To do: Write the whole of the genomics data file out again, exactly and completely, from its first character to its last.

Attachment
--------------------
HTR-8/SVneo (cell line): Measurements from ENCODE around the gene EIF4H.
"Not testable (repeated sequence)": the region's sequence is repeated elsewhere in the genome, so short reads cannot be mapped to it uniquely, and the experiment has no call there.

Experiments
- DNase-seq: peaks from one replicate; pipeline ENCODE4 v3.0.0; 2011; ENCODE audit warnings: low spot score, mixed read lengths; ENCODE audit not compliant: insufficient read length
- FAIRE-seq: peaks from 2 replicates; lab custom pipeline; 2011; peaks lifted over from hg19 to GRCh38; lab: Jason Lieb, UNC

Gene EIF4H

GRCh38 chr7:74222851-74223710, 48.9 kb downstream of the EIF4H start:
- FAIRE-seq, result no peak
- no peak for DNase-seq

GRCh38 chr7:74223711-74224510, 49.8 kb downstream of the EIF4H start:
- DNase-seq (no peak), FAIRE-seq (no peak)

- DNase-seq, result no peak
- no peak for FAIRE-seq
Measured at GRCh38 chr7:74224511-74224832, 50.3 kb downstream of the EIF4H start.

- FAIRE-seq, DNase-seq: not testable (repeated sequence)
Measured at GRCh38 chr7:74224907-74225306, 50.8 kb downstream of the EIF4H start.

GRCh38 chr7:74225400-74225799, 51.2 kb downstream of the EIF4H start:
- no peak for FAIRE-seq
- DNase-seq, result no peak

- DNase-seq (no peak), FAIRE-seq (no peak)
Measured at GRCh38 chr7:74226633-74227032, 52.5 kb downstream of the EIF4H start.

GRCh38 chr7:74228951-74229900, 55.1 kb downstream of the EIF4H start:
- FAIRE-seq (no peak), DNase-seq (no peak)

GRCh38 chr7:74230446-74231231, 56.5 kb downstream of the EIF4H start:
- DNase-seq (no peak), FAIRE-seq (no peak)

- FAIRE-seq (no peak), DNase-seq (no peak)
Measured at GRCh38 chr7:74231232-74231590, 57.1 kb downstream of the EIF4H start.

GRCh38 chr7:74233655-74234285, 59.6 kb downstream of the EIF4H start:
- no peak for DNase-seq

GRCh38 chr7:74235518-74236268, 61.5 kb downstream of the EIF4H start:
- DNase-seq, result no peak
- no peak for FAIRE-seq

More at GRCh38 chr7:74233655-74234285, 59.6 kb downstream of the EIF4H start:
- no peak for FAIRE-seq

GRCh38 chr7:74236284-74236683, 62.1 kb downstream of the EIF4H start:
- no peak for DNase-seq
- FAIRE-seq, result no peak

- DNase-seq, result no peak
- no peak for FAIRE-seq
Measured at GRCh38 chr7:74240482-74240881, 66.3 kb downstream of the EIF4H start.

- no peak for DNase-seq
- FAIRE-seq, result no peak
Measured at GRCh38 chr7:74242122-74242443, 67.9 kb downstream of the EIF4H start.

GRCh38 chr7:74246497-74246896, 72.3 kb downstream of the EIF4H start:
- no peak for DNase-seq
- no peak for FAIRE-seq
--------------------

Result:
HTR-8/SVneo (cell line): Measurements from ENCODE around the gene EIF4H.
"Not testable (repeated sequence)": the region's sequence is repeated elsewhere in the genome, so short reads cannot be mapped to it uniquely, and the experiment has no call there.

Experiments
- DNase-seq: peaks from one replicate; pipeline ENCODE4 v3.0.0; 2011; ENCODE audit warnings: low spot score, mixed read lengths; ENCODE audit not compliant: insufficient read length
- FAIRE-seq: peaks from 2 replicates; lab custom pipeline; 2011; peaks lifted over from hg19 to GRCh38; lab: Jason Lieb, UNC

Gene EIF4H

GRCh38 chr7:74222851-74223710, 48.9 kb downstream of the EIF4H start:
- FAIRE-seq, result no peak
- no peak for DNase-seq

GRCh38 chr7:74223711-74224510, 49.8 kb downstream of the EIF4H start:
- DNase-seq (no peak), FAIRE-seq (no peak)

- DNase-seq, result no peak
- no peak for FAIRE-seq
Measured at GRCh38 chr7:74224511-74224832, 50.3 kb downstream of the EIF4H start.

- FAIRE-seq, DNase-seq: not testable (repeated sequence)
Measured at GRCh38 chr7:74224907-74225306, 50.8 kb downstream of the EIF4H start.

GRCh38 chr7:74225400-74225799, 51.2 kb downstream of the EIF4H start:
- no peak for FAIRE-seq
- DNase-seq, result no peak

- DNase-seq (no peak), FAIRE-seq (no peak)
Measured at GRCh38 chr7:74226633-74227032, 52.5 kb downstream of the EIF4H start.

GRCh38 chr7:74228951-74229900, 55.1 kb downstream of the EIF4H start:
- FAIRE-seq (no peak), DNase-seq (no peak)

GRCh38 chr7:74230446-74231231, 56.5 kb downstream of the EIF4H start:
- DNase-seq (no peak), FAIRE-seq (no peak)

- FAIRE-seq (no peak), DNase-seq (no peak)
Measured at GRCh38 chr7:74231232-74231590, 57.1 kb downstream of the EIF4H start.

GRCh38 chr7:74233655-74234285, 59.6 kb downstream of the EIF4H start:
- no peak for DNase-seq

GRCh38 chr7:74235518-74236268, 61.5 kb downstream of the EIF4H start:
- DNase-seq, result no peak
- no peak for FAIRE-seq

More at GRCh38 chr7:74233655-74234285, 59.6 kb downstream of the EIF4H start:
- no peak for FAIRE-seq

GRCh38 chr7:74236284-74236683, 62.1 kb downstream of the EIF4H start:
- no peak for DNase-seq
- FAIRE-seq, result no peak

- DNase-seq, result no peak
- no peak for FAIRE-seq
Measured at GRCh38 chr7:74240482-74240881, 66.3 kb downstream of the EIF4H start.

- no peak for DNase-seq
- FAIRE-seq, result no peak
Measured at GRCh38 chr7:74242122-74242443, 67.9 kb downstream of the EIF4H start.

GRCh38 chr7:74246497-74246896, 72.3 kb downstream of the EIF4H start:
- no peak for DNase-seq
- no peak for FAIRE-seq